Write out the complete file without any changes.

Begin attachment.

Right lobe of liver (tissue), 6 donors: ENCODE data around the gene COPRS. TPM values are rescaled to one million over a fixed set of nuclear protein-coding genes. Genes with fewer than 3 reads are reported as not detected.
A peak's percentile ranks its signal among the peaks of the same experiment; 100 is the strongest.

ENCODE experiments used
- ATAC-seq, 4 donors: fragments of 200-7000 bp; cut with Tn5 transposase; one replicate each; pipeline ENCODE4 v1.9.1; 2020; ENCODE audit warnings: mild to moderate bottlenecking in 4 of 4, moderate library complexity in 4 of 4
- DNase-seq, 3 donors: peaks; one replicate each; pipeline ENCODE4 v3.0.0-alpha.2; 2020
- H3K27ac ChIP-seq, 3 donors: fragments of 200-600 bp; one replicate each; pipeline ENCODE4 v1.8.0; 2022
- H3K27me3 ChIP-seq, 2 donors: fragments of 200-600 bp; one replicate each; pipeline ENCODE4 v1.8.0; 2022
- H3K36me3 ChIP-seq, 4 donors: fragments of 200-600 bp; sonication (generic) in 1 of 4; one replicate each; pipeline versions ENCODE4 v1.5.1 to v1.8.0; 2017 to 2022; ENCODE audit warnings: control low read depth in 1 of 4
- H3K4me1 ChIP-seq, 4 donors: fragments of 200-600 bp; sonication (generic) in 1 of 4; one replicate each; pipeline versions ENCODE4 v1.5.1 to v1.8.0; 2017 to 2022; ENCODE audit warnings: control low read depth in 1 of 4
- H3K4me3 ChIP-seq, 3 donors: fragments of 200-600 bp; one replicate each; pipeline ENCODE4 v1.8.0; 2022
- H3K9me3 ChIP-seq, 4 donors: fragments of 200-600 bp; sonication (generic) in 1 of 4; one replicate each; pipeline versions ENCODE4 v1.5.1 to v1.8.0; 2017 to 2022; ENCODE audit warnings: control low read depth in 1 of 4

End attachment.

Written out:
Right lobe of liver (tissue), 6 donors: ENCODE data around the gene COPRS. TPM values are rescaled to one million over a fixed set of nuclear protein-coding genes. Genes with fewer than 3 reads are reported as not detected.
A peak's percentile ranks its signal among the peaks of the same experiment; 100 is the strongest.

ENCODE experiments used
- ATAC-seq, 4 donors: fragments of 200-7000 bp; cut with Tn5 transposase; one replicate each; pipeline ENCODE4 v1.9.1; 2020; ENCODE audit warnings: mild to moderate bottlenecking in 4 of 4, moderate library complexity in 4 of 4
- DNase-seq, 3 donors: peaks; one replicate each; pipeline ENCODE4 v3.0.0-alpha.2; 2020
- H3K27ac ChIP-seq, 3 donors: fragments of 200-600 bp; one replicate each; pipeline ENCODE4 v1.8.0; 2022
- H3K27me3 ChIP-seq, 2 donors: fragments of 200-600 bp; one replicate each; pipeline ENCODE4 v1.8.0; 2022
- H3K36me3 ChIP-seq, 4 donors: fragments of 200-600 bp; sonication (generic) in 1 of 4; one replicate each; pipeline versions ENCODE4 v1.5.1 to v1.8.0; 2017 to 2022; ENCODE audit warnings: control low read depth in 1 of 4
- H3K4me1 ChIP-seq, 4 donors: fragments of 200-600 bp; sonication (generic) in 1 of 4; one replicate each; pipeline versions ENCODE4 v1.5.1 to v1.8.0; 2017 to 2022; ENCODE audit warnings: control low read depth in 1 of 4
- H3K4me3 ChIP-seq, 3 donors: fragments of 200-600 bp; one replicate each; pipeline ENCODE4 v1.8.0; 2022
- H3K9me3 ChIP-seq, 4 donors: fragments of 200-600 bp; sonication (generic) in 1 of 4; one replicate each; pipeline versions ENCODE4 v1.5.1 to v1.8.0; 2017 to 2022; ENCODE audit warnings: control low read depth in 1 of 4